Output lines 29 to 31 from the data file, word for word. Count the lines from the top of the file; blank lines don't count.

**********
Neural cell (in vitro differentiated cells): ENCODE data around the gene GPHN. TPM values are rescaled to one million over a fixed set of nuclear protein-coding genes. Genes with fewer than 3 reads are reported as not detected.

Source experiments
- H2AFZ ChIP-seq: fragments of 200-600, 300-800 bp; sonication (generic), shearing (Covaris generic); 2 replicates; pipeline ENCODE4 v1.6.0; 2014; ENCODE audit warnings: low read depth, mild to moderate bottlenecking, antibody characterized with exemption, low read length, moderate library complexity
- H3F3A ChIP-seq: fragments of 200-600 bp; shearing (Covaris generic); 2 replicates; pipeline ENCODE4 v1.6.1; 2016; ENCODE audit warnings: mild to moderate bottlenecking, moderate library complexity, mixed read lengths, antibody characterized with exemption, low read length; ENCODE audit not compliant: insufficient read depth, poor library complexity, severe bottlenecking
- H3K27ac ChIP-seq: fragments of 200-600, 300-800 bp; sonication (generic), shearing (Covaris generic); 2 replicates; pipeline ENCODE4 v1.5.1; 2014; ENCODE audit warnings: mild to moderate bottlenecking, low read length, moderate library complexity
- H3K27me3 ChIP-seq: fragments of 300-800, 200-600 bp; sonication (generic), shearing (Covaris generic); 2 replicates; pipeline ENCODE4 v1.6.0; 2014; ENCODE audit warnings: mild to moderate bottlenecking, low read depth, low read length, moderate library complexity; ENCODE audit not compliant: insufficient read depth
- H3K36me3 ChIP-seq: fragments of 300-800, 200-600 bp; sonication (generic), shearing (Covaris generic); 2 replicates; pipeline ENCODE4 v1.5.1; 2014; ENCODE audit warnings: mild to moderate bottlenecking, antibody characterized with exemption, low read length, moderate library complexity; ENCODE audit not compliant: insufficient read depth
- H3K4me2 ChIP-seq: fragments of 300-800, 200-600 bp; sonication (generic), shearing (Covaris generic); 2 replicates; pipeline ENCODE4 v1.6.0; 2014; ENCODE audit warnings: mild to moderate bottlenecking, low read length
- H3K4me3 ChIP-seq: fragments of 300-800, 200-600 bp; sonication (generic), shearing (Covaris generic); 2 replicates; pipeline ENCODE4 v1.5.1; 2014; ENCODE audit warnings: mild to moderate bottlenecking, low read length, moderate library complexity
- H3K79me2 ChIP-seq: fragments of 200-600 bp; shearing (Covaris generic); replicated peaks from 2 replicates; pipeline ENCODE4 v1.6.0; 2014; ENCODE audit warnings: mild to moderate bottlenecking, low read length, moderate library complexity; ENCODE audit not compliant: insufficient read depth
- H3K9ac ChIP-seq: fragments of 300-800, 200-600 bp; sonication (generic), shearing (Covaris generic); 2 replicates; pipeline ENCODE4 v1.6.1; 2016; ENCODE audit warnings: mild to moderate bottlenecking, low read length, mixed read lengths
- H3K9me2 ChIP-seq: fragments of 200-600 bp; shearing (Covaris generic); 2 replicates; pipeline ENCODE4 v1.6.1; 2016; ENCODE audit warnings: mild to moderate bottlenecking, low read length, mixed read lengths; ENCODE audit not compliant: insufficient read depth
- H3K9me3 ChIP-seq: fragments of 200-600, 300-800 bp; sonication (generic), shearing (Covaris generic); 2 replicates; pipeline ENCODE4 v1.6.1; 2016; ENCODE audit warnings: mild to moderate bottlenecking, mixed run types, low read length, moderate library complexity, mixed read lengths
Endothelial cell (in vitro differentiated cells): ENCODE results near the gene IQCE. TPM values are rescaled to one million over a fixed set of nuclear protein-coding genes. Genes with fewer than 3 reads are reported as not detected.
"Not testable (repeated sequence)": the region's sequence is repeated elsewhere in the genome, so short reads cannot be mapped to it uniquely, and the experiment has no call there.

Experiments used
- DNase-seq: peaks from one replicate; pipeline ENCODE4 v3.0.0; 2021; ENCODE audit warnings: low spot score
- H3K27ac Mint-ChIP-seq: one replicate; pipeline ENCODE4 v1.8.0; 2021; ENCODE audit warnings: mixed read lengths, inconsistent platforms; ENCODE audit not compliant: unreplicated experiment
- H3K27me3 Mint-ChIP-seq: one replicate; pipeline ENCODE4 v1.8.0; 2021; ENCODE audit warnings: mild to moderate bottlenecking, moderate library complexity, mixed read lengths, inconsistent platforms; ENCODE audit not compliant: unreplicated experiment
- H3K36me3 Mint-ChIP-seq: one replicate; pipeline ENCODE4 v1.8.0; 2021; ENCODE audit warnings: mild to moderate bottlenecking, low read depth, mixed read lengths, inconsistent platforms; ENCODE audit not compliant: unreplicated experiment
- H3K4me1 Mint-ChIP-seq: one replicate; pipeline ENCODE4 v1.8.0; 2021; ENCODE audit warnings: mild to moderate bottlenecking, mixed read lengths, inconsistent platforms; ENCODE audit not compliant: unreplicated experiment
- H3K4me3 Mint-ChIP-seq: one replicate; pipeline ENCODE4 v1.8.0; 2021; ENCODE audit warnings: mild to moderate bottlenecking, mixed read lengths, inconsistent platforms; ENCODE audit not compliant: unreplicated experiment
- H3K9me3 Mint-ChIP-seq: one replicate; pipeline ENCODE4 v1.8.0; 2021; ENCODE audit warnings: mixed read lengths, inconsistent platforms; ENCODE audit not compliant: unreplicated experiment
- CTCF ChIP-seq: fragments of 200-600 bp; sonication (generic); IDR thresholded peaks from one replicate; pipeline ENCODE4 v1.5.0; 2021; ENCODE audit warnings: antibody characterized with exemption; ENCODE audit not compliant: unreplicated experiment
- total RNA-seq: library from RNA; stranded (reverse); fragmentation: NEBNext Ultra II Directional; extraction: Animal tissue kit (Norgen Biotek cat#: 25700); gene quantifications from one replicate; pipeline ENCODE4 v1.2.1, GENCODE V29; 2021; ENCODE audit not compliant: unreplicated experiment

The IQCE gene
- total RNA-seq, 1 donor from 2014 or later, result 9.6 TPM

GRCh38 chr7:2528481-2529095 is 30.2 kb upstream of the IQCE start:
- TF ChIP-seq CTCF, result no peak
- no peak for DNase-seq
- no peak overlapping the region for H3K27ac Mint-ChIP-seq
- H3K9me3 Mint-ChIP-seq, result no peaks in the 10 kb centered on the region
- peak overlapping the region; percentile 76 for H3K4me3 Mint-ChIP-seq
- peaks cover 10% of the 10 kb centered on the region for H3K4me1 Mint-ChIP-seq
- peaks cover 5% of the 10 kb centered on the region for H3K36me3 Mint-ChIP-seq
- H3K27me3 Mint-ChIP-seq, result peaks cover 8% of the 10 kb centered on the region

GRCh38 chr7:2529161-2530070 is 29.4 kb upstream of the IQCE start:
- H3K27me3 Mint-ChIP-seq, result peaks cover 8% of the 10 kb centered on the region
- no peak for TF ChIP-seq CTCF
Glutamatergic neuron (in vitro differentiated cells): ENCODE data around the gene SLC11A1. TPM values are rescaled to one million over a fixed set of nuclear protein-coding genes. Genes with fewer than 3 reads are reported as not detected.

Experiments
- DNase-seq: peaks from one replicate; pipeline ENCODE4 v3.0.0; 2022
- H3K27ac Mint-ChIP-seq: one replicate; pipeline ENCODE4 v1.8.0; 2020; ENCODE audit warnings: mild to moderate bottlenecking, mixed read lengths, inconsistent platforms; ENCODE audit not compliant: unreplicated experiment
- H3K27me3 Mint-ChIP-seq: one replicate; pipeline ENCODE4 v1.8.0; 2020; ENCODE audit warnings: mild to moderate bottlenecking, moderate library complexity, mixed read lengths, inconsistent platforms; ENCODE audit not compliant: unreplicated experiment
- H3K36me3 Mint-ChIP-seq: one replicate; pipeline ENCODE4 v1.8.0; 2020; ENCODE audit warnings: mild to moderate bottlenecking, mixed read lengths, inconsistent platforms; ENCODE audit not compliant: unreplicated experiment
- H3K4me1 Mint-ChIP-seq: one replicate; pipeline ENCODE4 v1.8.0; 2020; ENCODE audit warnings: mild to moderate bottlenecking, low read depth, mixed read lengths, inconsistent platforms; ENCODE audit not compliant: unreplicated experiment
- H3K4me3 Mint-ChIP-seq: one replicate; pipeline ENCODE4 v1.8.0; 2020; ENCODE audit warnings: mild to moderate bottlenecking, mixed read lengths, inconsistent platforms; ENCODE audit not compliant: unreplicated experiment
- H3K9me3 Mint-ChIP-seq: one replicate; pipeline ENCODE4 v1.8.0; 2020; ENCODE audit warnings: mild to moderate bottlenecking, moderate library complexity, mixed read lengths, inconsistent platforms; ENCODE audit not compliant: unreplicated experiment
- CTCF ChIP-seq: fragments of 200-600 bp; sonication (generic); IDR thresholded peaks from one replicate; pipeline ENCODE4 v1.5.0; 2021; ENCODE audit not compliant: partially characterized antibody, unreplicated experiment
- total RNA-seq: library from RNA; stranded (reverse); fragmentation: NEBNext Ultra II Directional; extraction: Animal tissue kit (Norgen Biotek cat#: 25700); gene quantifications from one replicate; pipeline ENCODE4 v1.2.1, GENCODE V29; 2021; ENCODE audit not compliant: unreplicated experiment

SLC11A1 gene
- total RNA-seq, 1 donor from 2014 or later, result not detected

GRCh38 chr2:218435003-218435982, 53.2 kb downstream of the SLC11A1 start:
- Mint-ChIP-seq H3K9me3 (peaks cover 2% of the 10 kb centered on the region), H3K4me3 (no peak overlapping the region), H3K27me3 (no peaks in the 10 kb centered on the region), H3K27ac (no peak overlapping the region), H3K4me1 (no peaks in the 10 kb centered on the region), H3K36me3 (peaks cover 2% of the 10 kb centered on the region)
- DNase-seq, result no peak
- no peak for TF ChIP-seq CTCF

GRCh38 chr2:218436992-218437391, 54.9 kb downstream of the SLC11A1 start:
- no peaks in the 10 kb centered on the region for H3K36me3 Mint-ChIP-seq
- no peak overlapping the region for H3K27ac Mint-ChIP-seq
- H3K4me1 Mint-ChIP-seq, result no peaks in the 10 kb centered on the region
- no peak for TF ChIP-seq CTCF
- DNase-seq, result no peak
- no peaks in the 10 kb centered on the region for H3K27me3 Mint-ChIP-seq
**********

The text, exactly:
- TF ChIP-seq CTCF, result no peak
- no peak for DNase-seq
- no peak overlapping the region for H3K27ac Mint-ChIP-seq